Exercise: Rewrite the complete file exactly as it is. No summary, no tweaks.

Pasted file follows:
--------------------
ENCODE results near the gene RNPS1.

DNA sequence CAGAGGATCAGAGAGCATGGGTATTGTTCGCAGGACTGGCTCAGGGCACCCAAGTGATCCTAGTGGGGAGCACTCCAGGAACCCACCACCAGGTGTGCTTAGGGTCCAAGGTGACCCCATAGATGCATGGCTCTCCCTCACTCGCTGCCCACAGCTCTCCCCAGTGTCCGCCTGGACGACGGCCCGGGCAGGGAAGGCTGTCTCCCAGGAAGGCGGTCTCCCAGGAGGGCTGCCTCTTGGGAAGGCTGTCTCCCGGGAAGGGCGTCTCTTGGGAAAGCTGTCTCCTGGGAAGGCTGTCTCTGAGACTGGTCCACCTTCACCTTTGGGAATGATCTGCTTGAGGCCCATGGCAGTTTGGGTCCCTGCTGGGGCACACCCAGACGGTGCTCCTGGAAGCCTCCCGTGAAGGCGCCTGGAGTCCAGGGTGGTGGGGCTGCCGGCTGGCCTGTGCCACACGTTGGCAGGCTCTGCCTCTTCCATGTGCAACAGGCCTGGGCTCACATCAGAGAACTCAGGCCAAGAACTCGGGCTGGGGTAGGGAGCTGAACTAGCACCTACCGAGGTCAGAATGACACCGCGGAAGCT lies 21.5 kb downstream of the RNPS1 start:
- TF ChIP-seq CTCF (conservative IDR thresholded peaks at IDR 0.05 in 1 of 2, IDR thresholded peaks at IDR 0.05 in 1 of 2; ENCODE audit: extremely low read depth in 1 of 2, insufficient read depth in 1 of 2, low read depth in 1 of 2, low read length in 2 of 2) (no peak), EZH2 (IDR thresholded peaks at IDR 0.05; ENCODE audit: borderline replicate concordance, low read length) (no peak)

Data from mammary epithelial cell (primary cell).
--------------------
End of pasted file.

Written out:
ENCODE results near the gene RNPS1.

DNA sequence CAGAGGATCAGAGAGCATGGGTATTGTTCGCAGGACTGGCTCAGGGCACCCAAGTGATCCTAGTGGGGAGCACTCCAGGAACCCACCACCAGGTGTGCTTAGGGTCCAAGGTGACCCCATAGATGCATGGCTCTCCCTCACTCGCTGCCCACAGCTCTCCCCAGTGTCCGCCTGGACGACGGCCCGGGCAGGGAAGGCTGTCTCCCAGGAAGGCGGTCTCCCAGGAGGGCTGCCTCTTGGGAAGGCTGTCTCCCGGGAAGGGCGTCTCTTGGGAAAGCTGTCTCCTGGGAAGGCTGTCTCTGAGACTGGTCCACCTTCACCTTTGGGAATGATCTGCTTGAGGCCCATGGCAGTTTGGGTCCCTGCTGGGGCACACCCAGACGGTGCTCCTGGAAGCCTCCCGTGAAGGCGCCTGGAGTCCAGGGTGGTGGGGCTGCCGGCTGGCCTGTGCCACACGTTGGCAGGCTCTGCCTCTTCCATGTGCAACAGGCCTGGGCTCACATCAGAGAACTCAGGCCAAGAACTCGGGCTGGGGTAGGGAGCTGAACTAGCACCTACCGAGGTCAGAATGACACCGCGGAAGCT lies 21.5 kb downstream of the RNPS1 start:
- TF ChIP-seq CTCF (conservative IDR thresholded peaks at IDR 0.05 in 1 of 2, IDR thresholded peaks at IDR 0.05 in 1 of 2; ENCODE audit: extremely low read depth in 1 of 2, insufficient read depth in 1 of 2, low read depth in 1 of 2, low read length in 2 of 2) (no peak), EZH2 (IDR thresholded peaks at IDR 0.05; ENCODE audit: borderline replicate concordance, low read length) (no peak)

Data from mammary epithelial cell (primary cell).